The Turkish school that we have adopted anchors our daily rhythms. In my new life as a 5th grade teacher, I utilize the tricks from my former life as a community organizer. Each morning, I stand at the head of the classroom, pulling out role-plays, dialogues, debates, small group activities and even house visits out of my teacher’s bag of tricks. Our children are enrolled in the same school where my wife and I teach, making this a magical moment in our family’s lives. But the magic dims for our kids when the reality of learning in an entirely foreign language settles in.
In the beginning, our kids fill volumes of drawings in sketchpads and log thousands of pages, reading in class while their teachers teach in a language they are unaccustomed to. Homework instructions are a total mystery, making it daunting to complete assignments. My children grope blindly in the dark of their classrooms looking for a keyhole, any keyhole, only to find that they haven’t been given the key. It will take time, but eventually they will find many keys on the playground, in the neighborhood, and inside their classrooms.
The “New Turkey”, under Prime Minister Recep Tayyip Erdoĝan (the “New Turkey”, or Yeni Turkiye, has become Erdoĝan’s latest slogan after his recent election as the president, something that is frequently echoed in many of the daily newspapers), has materialized in our school. Over the school year, we notice that female teachers are slowly encouraged to cover their heads in observance of Islamic traditions. In the classroom, boys and girls are rarely paired together to learn, inquire, or support each other. Male and female teachers are separated by grade level. Prayer is subtly ritualized in the school’s weekly routine. This is not the vanguard Turkey that established a secular republic out of the ashes of the Ottoman Empire and gave women the right to vote as early as 1930.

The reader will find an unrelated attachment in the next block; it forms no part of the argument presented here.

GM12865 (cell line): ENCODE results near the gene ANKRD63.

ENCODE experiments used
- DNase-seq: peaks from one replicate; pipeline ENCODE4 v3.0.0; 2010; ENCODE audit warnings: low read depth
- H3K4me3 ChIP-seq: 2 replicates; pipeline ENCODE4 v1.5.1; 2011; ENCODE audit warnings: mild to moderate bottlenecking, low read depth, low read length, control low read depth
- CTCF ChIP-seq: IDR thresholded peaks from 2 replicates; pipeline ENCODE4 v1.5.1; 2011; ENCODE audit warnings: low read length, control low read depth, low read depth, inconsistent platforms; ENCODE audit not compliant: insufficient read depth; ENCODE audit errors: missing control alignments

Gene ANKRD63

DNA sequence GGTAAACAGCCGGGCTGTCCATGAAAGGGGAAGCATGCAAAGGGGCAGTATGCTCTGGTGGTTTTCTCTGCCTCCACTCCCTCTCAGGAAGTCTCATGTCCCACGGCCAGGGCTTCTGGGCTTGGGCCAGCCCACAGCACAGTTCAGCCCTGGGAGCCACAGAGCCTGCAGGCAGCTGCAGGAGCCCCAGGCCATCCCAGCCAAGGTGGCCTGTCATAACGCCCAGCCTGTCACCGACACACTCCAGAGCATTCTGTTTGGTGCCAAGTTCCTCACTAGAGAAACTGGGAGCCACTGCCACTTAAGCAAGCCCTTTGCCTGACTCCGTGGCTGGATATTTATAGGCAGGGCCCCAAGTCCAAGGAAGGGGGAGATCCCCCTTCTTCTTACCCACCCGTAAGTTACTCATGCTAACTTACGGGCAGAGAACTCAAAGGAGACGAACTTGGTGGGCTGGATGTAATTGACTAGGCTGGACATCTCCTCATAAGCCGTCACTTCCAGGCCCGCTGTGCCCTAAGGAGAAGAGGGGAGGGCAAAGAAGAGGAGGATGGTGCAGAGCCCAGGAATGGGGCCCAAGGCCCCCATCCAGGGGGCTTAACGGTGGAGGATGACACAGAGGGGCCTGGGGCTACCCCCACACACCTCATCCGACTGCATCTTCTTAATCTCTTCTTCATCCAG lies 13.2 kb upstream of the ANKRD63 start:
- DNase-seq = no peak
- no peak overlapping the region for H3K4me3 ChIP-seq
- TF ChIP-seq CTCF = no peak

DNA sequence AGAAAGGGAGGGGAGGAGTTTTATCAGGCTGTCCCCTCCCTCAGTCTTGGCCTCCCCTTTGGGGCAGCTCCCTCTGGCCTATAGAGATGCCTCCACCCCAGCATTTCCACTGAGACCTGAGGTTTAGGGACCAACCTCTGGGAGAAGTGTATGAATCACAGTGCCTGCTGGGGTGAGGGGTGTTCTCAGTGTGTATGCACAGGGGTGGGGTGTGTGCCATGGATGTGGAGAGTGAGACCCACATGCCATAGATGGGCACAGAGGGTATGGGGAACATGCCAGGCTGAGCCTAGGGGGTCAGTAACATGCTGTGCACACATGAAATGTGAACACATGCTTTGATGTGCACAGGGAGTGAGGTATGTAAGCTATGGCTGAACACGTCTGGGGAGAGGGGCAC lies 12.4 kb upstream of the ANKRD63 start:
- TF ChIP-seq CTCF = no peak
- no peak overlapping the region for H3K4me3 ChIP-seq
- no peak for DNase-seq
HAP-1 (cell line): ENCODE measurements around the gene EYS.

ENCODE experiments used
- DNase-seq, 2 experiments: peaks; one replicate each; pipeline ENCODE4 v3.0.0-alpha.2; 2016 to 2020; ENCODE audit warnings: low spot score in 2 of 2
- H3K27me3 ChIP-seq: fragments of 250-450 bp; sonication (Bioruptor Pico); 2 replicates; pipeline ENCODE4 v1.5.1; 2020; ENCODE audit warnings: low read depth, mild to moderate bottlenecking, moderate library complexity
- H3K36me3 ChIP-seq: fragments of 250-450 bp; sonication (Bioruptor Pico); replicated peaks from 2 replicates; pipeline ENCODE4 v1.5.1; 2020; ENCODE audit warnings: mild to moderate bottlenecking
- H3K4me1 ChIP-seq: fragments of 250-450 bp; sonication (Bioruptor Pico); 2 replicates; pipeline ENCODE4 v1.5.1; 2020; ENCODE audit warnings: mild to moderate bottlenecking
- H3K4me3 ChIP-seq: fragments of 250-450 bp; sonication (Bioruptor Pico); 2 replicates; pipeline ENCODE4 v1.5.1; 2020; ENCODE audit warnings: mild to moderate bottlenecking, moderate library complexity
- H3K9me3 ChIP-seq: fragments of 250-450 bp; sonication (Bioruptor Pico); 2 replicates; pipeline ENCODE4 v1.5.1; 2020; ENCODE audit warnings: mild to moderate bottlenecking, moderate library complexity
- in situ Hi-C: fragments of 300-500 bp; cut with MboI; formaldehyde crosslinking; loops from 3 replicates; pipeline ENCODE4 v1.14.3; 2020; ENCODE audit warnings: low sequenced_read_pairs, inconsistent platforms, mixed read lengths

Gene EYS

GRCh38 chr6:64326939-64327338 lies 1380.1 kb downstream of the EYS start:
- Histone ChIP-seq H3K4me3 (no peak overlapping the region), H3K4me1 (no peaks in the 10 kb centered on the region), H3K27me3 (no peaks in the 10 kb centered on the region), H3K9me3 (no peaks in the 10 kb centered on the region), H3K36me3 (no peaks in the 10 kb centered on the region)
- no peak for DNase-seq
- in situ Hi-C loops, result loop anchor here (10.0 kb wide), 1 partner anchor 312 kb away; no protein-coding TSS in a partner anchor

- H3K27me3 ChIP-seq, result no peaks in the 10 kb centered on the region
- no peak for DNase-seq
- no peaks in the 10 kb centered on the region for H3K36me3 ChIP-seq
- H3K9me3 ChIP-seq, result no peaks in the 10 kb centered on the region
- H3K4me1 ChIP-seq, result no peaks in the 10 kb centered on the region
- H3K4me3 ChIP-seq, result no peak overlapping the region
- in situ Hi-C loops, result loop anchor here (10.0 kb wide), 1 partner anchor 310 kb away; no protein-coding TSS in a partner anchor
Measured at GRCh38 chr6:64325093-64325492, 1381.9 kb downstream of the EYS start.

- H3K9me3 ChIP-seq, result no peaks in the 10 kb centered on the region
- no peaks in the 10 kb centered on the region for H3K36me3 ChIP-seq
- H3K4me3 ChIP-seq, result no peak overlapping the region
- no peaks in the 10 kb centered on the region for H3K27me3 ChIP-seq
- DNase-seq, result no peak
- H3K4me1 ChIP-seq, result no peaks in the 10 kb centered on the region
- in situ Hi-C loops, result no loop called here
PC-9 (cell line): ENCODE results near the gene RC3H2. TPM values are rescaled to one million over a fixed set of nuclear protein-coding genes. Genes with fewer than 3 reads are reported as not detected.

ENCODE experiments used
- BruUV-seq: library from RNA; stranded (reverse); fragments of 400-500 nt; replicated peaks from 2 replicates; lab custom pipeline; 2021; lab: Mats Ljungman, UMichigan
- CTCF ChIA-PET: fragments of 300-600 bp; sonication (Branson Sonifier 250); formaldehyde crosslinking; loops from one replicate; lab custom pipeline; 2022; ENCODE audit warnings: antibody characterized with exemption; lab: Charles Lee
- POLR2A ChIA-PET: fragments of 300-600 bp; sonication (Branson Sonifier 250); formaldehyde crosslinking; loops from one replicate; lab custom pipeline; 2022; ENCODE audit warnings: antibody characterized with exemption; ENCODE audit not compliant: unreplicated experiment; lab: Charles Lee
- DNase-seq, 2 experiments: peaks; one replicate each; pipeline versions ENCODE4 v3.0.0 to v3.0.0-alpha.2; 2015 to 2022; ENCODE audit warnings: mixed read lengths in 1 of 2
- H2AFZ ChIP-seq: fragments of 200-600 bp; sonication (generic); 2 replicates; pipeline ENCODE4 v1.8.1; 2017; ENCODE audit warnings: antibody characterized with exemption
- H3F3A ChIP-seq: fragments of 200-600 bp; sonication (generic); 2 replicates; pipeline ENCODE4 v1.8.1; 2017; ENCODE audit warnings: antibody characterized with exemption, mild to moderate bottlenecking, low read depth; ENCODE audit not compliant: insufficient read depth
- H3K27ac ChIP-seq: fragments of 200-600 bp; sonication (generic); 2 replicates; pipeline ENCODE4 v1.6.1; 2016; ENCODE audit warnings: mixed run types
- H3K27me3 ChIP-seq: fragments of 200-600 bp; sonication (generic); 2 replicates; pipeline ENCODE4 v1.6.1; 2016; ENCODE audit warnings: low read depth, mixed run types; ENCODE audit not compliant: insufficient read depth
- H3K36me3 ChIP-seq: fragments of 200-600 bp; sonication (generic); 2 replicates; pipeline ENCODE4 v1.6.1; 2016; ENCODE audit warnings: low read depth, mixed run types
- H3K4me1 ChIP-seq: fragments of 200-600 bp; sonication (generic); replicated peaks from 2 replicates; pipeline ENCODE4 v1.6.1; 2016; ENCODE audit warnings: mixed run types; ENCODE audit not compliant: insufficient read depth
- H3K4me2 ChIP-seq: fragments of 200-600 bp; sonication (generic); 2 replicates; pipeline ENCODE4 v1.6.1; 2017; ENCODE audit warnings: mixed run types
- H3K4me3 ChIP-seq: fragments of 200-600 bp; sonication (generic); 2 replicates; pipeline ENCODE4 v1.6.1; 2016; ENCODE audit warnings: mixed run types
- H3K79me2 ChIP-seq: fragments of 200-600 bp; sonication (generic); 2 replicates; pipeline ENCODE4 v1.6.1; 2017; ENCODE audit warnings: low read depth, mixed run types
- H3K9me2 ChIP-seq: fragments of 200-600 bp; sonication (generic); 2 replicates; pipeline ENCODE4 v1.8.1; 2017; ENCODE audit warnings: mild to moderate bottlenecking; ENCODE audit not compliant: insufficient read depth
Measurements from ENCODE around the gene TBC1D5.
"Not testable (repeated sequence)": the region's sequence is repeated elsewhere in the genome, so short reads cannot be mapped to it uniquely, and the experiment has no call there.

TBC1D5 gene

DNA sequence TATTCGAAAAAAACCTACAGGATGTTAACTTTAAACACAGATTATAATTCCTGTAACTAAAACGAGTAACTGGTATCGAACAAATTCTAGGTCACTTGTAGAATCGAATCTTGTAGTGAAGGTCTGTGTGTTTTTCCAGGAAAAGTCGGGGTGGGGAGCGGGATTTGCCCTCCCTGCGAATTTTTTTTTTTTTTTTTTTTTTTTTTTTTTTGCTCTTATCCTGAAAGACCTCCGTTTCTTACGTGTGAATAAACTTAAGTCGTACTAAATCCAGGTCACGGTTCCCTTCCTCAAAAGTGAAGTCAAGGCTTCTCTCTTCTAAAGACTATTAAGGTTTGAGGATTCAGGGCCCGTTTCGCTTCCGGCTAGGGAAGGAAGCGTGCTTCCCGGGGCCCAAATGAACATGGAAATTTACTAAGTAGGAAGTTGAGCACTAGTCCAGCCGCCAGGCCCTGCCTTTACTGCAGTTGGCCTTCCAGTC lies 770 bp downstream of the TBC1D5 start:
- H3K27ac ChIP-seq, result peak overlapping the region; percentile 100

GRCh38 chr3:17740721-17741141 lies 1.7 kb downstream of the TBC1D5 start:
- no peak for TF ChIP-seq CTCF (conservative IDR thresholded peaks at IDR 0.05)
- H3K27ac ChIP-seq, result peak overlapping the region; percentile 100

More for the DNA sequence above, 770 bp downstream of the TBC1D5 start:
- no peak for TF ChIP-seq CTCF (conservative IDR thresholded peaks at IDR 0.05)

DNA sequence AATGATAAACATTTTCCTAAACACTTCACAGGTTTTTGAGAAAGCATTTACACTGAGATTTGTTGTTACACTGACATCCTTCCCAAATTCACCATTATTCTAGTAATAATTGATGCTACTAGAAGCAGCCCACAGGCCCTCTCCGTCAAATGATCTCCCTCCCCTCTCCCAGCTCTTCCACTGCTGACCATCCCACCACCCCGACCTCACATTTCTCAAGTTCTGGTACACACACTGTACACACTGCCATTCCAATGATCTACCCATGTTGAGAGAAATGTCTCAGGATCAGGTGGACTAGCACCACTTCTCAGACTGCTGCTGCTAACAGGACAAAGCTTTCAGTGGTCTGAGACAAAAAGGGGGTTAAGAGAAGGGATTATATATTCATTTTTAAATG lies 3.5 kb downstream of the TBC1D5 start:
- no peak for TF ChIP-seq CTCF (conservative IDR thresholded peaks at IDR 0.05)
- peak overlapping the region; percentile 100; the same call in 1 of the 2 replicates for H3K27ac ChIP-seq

In the neighborhood, my daughter fearlessly climbs the play structure in the park that has been a backdrop for our time in Istanbul. The park began as a junkyard. My kids played pirates and made forts. They spent hours scavenging beneath the ominous shadows, finding treasures among the planks of rotting wood and mountains of rusty nails. Meanwhile, the City drafted plans to transform the reclaimed land into a park. During the year, the unscripted mystery of the abandoned junkyard gives way to a new set of adventures.